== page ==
He also suggests an intense scrutiny of the membership register. “I am confident that logic, fairness and good sense would prevail,” he concluded.
Certain elements outside the Party’s leadership believe that an integral aspect of the PNCR journey to the seat of government is an apology of the perceived ills perpetuated against the nation during its tenure at the helm.
Earlier reports in the media have quoted Dr Van West Charles as agreeing with this position. He attempted to set the record straight.
“I never said that the PNCR must apologise. In fact, what I said was that the people that were peddling these views must present objective evidence to support their claims and once they are authentic, then the Party must not be afraid to apologise.”
The plainspoken candidate clearly asserted that the PNCR, while in power, was all-inclusive and shied away from unlawful practices.
“The PNCR never had a policy of doing bad things to any section of society; the PNCR, as a political Party never engaged in organised crime; the Party never murdered anyone; we had never set out to corrupt the state nor have we established racial inequalities in the access to basic services,” Dr Van West Charles expounded.
He further pointed out that strong and decisive leadership from the opposition forces would curtail such excesses. “This is the type of leadership the Party needs and which I will provide,” he stated.
Dr Van West Charles juxtaposed the policies of the current government in the communicational field with those of the PNC while it was in government and posited that his party, despite certain global constraints, nonetheless, stuck closely to the principles of democracy.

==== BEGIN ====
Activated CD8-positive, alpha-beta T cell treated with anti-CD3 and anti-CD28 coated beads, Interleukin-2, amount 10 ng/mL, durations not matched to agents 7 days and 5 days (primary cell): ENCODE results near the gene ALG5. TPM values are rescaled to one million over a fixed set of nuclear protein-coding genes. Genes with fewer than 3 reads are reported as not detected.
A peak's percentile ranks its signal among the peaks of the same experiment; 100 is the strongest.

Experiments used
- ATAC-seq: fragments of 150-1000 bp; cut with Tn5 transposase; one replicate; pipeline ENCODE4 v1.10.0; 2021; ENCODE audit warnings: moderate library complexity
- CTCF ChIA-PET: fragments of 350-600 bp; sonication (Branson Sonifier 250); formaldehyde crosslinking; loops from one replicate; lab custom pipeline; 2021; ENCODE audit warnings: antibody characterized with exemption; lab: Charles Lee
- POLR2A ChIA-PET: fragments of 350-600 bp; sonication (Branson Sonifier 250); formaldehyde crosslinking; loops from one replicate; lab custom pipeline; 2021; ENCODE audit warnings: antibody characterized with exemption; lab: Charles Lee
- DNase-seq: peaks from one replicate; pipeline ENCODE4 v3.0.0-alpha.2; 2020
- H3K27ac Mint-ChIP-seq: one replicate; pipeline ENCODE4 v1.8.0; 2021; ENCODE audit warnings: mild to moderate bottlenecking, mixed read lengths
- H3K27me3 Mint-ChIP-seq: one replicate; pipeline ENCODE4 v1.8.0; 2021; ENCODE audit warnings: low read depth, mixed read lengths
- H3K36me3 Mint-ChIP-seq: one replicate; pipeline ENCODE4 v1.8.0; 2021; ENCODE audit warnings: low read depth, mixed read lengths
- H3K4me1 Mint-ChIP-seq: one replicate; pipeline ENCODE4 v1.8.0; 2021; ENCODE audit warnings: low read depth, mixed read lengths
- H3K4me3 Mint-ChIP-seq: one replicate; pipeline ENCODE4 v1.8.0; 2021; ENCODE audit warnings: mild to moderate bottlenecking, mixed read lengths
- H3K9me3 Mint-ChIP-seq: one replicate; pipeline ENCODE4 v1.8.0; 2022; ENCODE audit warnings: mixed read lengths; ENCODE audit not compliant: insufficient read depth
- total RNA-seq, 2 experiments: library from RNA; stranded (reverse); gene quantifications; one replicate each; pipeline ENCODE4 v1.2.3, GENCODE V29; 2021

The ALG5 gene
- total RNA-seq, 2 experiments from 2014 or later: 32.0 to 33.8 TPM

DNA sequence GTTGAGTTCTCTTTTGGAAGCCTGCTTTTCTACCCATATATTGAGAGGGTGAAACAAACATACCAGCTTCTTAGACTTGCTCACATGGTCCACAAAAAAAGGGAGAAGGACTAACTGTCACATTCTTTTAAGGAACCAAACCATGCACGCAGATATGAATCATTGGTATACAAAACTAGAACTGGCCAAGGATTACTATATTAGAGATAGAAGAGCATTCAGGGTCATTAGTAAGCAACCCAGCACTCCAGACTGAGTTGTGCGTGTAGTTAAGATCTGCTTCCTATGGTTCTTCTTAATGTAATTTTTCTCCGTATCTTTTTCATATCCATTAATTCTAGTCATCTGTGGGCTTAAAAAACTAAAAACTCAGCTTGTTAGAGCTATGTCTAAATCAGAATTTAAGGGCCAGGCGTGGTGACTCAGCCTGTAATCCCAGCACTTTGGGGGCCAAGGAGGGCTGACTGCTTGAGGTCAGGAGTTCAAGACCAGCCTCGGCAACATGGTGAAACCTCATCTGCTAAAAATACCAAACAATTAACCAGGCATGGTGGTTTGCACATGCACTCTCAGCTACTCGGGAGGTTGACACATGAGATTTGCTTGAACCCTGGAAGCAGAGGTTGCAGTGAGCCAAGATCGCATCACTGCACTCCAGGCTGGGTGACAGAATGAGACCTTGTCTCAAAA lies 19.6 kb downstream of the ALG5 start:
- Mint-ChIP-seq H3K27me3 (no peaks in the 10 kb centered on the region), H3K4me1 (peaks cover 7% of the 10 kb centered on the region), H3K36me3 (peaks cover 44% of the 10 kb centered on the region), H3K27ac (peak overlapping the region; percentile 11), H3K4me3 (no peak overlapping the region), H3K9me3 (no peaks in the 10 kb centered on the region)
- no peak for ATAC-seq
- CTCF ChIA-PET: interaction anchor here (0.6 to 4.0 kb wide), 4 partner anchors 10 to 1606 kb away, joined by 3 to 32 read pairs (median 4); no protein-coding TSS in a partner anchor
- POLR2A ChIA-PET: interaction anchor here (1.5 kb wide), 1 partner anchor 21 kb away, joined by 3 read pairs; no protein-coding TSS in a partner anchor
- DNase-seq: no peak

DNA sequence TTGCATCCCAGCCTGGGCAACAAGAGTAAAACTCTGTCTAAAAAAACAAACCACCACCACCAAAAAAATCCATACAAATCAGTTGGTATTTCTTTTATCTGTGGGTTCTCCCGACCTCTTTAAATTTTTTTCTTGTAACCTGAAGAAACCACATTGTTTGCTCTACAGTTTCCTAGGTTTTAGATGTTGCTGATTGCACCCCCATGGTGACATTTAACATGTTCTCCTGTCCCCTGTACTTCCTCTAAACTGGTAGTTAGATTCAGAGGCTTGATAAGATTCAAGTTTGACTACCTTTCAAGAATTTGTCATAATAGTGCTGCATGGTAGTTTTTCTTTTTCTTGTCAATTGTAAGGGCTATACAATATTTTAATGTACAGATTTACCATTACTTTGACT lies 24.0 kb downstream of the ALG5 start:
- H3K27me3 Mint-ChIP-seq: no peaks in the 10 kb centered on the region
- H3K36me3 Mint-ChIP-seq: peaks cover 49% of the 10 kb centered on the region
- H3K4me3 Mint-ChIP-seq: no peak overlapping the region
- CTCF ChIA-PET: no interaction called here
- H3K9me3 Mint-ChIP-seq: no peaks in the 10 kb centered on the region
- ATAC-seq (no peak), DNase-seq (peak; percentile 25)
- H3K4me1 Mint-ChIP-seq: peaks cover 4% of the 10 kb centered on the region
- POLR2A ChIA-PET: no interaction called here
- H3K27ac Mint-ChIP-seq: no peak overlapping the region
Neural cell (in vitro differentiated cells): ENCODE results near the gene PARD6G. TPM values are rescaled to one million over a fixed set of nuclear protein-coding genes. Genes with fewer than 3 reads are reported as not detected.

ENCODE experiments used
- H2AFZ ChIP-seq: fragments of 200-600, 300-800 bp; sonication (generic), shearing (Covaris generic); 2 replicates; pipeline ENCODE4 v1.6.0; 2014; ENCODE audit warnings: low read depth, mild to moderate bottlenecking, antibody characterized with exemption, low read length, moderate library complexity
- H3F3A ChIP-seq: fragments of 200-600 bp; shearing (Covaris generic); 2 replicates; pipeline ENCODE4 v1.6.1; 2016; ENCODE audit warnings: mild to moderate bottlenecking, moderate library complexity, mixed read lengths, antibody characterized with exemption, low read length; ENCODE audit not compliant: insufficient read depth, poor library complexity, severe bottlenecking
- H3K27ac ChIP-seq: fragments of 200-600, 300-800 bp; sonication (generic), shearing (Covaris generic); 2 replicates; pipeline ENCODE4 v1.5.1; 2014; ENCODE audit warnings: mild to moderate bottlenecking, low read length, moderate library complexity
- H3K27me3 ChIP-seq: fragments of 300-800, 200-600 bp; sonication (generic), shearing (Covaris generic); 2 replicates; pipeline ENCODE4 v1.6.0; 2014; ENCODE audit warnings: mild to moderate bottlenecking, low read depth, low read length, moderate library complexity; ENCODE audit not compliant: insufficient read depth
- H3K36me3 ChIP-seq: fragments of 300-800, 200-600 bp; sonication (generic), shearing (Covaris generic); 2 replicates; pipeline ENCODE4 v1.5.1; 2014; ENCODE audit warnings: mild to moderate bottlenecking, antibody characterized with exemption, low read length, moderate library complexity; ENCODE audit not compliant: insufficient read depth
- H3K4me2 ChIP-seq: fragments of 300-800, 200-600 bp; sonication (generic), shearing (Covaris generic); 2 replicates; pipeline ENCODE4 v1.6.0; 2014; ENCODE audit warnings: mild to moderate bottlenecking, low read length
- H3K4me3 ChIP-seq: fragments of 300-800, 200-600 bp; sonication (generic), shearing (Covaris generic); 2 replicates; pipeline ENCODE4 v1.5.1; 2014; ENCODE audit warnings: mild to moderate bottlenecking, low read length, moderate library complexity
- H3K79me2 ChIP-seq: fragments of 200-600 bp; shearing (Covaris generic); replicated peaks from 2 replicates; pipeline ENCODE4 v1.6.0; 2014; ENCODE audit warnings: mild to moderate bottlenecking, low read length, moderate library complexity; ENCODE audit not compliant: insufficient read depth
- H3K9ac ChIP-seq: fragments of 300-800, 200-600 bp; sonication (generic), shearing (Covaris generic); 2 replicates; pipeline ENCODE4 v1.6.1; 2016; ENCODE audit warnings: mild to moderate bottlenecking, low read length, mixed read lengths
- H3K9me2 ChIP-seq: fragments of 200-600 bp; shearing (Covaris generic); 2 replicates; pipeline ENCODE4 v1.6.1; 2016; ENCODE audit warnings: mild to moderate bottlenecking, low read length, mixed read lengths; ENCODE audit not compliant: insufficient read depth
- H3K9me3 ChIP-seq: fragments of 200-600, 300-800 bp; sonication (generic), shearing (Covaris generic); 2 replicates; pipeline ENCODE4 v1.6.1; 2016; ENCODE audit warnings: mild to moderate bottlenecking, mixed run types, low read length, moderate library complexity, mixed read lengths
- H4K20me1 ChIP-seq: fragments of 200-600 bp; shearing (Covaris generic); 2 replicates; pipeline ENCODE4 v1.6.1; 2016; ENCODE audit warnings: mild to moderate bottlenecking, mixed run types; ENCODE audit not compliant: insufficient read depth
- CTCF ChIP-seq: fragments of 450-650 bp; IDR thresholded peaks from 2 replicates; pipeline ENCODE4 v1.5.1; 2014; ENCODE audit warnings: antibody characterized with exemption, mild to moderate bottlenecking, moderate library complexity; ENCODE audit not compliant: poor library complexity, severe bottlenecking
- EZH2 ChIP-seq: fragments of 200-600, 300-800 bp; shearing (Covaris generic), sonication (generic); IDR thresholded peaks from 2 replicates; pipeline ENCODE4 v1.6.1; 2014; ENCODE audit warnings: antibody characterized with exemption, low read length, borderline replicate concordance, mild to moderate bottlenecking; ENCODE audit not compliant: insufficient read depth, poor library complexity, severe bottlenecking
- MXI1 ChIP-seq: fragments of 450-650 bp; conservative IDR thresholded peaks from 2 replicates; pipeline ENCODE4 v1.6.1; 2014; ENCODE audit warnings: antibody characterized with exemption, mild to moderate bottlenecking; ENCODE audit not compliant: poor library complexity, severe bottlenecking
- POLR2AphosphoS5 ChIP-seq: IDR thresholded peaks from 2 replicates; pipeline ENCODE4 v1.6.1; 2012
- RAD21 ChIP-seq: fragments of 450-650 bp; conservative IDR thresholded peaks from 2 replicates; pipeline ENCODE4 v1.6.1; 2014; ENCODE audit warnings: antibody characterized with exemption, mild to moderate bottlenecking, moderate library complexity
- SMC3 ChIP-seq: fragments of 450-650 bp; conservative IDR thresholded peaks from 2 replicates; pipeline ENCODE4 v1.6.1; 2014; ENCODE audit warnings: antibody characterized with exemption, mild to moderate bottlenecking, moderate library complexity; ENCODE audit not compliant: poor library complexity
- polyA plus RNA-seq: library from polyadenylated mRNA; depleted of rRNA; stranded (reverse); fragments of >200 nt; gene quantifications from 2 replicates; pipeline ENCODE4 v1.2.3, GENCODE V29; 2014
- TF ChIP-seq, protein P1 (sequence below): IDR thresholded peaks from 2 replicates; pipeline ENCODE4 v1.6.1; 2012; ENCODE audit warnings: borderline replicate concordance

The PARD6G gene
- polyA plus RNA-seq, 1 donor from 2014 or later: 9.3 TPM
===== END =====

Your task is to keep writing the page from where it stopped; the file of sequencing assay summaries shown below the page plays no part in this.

“Mind you, I was not the Minister of Information but my understanding of the situation then was that the world was different and the global values precipitated certain necessities so the PNC Government was constrained to some extent.”
He further adumbrated that since Guyana is a plural society, Government ought to be cognizant and respectful of the different cultures and the way the dispensation of information is handled.
Quizzed on his expectations of the impending elections, Dr Van West Charles stated, “I am feeling positive because I believe that the delegates will realise that the Party must wake up and be organised, be strengthened and forge ahead with plans to build partnerships and alliances.
The PNCR must get into all communities and represent the issues of all citizens. We must be seen as possessing the capacity to govern this country. I bring to these projections to the Party and I hope to influence the electorate in my bid to take up the mantle of leadership,” the veteran politician remarked.
While his eyes are riveted on the premium post of leadership, the astute politician believes that he has a lot to offer the Party. Quizzed of his interest in contesting any other position, he pointed out that while the Vice Chairmanship seems lucrative, he believes that such a position should be occupied by a young stalwart.
He reasons that such a ploy would effectively initiate a grooming process where a young member could aim for the leadership position in the future, even as he/she acquaints themselves with the workings of the party.